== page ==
Missouri woman's ear discomfort caused by brown recluse spider

Clay Curtis
August 24, 2019

Susie Torres figured she'd gotten water in her left ear and when it wouldn't seem to come, she went to the doctor for help.

When a medical assistant examined her, she immediately ran out of the room.

Torres says that the doctor needed to use "a few tools" and multiple attempts to remove the spider in one piece.

It wasn't an itsy-bitsy spider, it was a poisonous brown recluse spider.

Instead of waiting for the problem to resolve itself, Torres went to the doctor-a decision that might have saved her from some serious pain.

"She came back in and told me it was a spider", Torres said.

Torres said, while she did not know exactly what was in her ear at that point, she did not panic.

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Torres says she was horrified to learn that she'd been walking around with the spider in her ear.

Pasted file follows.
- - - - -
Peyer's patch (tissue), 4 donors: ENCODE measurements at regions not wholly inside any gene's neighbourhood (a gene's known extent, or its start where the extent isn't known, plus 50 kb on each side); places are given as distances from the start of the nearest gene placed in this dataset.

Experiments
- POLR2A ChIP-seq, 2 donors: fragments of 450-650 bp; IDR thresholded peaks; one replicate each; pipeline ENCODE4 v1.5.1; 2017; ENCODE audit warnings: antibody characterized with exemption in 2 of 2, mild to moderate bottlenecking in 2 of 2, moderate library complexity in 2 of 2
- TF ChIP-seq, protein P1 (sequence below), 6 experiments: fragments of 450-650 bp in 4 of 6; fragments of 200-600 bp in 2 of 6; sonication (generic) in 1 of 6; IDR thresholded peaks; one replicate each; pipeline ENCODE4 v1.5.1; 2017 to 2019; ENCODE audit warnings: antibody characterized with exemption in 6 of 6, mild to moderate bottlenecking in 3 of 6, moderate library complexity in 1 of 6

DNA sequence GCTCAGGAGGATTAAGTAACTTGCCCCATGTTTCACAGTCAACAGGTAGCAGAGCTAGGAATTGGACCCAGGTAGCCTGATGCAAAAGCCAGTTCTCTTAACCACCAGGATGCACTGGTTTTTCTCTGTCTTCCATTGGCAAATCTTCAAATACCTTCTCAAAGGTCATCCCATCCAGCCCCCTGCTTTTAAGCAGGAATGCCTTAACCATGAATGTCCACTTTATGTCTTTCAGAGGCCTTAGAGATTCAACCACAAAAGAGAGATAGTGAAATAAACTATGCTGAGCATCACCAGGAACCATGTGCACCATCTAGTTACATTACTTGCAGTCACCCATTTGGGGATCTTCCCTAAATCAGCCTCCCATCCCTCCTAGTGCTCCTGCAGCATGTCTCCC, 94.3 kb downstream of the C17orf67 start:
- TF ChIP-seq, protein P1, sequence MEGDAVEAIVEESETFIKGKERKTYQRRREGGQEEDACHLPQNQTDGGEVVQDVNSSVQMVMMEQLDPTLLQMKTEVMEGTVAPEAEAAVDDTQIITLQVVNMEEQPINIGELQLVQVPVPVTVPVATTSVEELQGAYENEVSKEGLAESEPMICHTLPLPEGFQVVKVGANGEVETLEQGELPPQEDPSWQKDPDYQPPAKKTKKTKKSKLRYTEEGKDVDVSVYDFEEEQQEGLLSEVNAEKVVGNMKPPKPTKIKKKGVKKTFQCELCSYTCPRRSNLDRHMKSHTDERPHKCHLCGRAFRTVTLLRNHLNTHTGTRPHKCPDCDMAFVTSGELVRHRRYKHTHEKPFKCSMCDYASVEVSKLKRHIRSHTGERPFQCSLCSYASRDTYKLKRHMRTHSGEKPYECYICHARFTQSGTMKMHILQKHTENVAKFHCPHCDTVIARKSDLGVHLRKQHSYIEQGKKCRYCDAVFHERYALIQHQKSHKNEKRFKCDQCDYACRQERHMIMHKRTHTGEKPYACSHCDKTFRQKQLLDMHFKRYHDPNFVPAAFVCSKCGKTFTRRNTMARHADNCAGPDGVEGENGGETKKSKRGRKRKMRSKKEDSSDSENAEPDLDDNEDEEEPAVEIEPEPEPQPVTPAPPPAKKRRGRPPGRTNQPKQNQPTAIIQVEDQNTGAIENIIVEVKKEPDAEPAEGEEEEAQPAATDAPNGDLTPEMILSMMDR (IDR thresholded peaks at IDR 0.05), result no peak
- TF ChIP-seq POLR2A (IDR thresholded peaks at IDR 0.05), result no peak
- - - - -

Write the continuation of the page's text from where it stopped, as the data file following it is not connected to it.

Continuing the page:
Torres, of Kansas City, Missouri, discovered she was wrong when doctors extracted a dime-sized, venomous brown recluse spider, Fox 4 News reported.

"I never thought they would crawl in your ear or any part of your body", Torres said.

She told the network that she has started sleeping with cotton balls in her ears to make sure no other spiders can enter.

According to the Centers for Disease Control and Prevention, a bite from a brown recluse can cause itching, muscle pain, increased sweating, headaches, nausea and/or a fever. But when she went to get her ears checked out, it turned out to be much more.

In the event of a bite, HealthLinkBC recommends applying a cool, wet cloth to the area, avoiding applying a tourniquet and getting to a doctor if severe symptoms occur.

Nonetheless, it's not an insect you would want napping in your ear. An Arkansas woman's leg was amputated in 2018 following a particularly nasty brown recluse bite.

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